Key Points:

Auckland Council has had an attack of the Mills & Boons and decided LOVE is the solution to its most pressing problem - persuading Aucklanders to get out and vote. We should vote, the advertising simpers, "to show your love for Auckland". Reducing the democratic process to romance novel-speak, it blathers on about Auckland being "the place where we live and the place we love," and to demonstrate our infatuation by voting. Unfortunately, a recent survey by the Spinoff blog site suggests that "love" is not the first of the primal urges that comes to mind to most potential voters when thinking about our city. Except, perhaps, in a "love 'em and leave 'em" way. One in three Aucklanders confessed that in the past two years, they'd considered leaving town because of soaring house prices. Another third said they hadn't, "but it's a good idea". That left just a third - call them the hardcore lovers - who said they'd never considered leaving. Could it be that this minority make up the bulk of the 36 per cent of eligible Aucklanders who bothered to vote in 2013? This lack of love was highlighted in a $90,000 survey Auckland Council commissioned last June to measure our trust in the city organisation. Only 17 per cent of citizens said they trusted council "to make the right decisions". A whopping 47 per cent said they didn't. Even fewer - 15 per cent - were satisfied with council's overall performance, while 36 per cent were dissatisfied. The rest sat on the fence. On an overall "reputation index", the organisation scored a fail mark of 45 out of 100. The only good news for Auckland Council is that New Zealanders as a whole appear to distrust their local councils even more. A Local Government New Zealand poll last year produced a "reputation" score for local government nationwide at an embarrassingly low 29 out of 100. This sort of entrenched two-finger salute to local democracy suggests a last-minute plea for more love is doomed to disappoint. Could I suggest a better approach would be to point the raised finger back at non-voters and remind them of their civic responsibility in a democracy to participate in the process. Why? Well, central government has already threatened to appoint commissioners to run Auckland if the unitary plan isn't to its liking. It has done just that in Canterbury. If nothing else, it would demonstrate Auckland is not an easy push-over.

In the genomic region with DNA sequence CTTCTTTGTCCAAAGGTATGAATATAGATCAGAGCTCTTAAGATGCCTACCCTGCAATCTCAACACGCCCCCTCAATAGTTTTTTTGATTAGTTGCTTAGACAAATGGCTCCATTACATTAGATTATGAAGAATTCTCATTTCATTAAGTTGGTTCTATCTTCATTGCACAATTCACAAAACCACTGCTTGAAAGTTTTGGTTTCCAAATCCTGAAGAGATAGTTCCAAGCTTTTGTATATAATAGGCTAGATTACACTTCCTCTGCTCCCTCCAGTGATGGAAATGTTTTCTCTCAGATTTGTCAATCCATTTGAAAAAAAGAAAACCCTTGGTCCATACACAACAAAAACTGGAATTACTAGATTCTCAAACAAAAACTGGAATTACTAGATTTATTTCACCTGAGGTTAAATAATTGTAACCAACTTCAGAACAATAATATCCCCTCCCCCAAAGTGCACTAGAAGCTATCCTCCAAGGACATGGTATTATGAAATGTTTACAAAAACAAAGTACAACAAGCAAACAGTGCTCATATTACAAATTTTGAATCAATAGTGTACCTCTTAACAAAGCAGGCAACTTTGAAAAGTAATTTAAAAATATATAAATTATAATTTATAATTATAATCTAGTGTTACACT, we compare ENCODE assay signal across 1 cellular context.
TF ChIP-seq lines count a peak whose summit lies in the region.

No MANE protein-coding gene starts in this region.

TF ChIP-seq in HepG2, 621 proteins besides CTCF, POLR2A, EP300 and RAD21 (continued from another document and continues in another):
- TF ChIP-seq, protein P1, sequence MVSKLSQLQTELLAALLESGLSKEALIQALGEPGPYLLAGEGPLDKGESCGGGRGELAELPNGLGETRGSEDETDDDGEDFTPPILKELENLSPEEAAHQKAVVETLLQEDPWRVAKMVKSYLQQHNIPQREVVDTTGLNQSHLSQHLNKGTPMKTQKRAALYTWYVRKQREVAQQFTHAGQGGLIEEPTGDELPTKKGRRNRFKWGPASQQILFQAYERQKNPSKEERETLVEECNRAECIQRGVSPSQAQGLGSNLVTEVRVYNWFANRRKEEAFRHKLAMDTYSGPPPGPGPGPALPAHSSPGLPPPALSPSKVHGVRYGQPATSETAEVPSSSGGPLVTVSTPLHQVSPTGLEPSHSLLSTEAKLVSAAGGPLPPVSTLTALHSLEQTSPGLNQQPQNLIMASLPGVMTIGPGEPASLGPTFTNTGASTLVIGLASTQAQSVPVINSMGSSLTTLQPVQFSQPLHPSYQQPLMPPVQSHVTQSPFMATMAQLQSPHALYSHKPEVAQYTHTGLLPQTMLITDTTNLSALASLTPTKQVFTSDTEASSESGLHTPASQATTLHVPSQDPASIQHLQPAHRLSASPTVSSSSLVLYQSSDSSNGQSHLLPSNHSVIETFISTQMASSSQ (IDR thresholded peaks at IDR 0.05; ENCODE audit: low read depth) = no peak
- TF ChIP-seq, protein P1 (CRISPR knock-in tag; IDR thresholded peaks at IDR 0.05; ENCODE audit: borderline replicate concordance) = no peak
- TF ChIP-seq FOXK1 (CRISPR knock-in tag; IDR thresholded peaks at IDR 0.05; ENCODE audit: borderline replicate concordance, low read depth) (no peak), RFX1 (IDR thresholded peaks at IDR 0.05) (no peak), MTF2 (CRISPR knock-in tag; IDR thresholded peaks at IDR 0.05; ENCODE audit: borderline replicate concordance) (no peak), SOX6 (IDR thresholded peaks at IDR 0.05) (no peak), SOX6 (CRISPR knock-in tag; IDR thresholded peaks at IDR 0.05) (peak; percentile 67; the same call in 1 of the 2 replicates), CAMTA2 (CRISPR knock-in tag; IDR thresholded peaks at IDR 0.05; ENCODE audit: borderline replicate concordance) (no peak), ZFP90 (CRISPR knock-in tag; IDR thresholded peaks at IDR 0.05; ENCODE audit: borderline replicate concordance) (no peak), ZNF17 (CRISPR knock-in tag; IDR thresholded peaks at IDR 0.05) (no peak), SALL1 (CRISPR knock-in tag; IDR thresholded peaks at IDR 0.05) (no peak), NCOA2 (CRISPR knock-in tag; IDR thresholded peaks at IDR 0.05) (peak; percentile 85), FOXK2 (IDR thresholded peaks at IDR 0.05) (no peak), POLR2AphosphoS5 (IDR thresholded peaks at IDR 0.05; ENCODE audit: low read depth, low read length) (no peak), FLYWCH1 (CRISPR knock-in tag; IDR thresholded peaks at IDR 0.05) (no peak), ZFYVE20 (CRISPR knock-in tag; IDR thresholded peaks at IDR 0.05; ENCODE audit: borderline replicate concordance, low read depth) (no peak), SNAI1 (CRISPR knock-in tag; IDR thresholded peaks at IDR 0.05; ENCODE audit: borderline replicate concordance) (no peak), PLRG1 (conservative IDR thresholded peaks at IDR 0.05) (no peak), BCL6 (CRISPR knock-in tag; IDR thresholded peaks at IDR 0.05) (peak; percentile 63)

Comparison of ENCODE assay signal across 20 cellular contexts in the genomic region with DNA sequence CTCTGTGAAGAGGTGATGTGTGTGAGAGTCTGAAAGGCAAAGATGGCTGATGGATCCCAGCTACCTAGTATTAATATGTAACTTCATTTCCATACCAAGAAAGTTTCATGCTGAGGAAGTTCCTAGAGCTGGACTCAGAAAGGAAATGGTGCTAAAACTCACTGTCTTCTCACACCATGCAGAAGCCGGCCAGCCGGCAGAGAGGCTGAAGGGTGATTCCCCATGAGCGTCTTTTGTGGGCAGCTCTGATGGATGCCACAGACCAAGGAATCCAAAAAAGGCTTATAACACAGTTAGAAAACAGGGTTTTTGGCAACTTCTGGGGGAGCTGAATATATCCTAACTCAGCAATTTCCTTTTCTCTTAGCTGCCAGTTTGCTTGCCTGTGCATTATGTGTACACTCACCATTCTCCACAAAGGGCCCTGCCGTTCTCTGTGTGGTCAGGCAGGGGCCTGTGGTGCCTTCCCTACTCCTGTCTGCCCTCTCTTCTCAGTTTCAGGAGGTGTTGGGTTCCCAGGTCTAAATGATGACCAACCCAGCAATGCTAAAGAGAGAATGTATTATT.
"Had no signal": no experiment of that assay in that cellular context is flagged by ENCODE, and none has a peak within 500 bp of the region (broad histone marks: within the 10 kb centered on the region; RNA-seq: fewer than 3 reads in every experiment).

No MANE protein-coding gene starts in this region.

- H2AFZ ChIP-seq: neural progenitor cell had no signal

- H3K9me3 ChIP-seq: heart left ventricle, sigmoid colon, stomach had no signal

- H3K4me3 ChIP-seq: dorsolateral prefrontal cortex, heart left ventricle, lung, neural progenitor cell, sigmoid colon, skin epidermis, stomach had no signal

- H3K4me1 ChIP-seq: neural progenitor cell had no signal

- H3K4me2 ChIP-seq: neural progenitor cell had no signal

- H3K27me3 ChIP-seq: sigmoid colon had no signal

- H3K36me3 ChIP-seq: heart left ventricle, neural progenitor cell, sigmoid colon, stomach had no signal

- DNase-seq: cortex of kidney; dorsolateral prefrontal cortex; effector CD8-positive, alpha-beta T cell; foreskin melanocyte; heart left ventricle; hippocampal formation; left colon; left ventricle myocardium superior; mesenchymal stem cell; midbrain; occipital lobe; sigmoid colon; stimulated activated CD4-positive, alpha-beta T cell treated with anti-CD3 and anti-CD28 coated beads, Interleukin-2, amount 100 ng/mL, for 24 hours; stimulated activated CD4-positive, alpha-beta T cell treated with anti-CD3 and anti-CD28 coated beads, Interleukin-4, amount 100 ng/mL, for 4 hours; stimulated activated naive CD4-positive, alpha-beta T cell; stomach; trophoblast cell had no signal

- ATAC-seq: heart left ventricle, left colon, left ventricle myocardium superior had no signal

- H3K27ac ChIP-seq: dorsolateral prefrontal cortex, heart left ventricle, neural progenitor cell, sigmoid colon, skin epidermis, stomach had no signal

Monday: Auckland mayoral hopefuls share their vision Tuesday: Waitemata Wednesday: Albert-Eden-Roskill and Manurewa-Papakura Thursday: Albany and Howick Friday: Licensing trusts and DHBs Today: All the Auckland wards, plus regional highlights, in our local body election supplement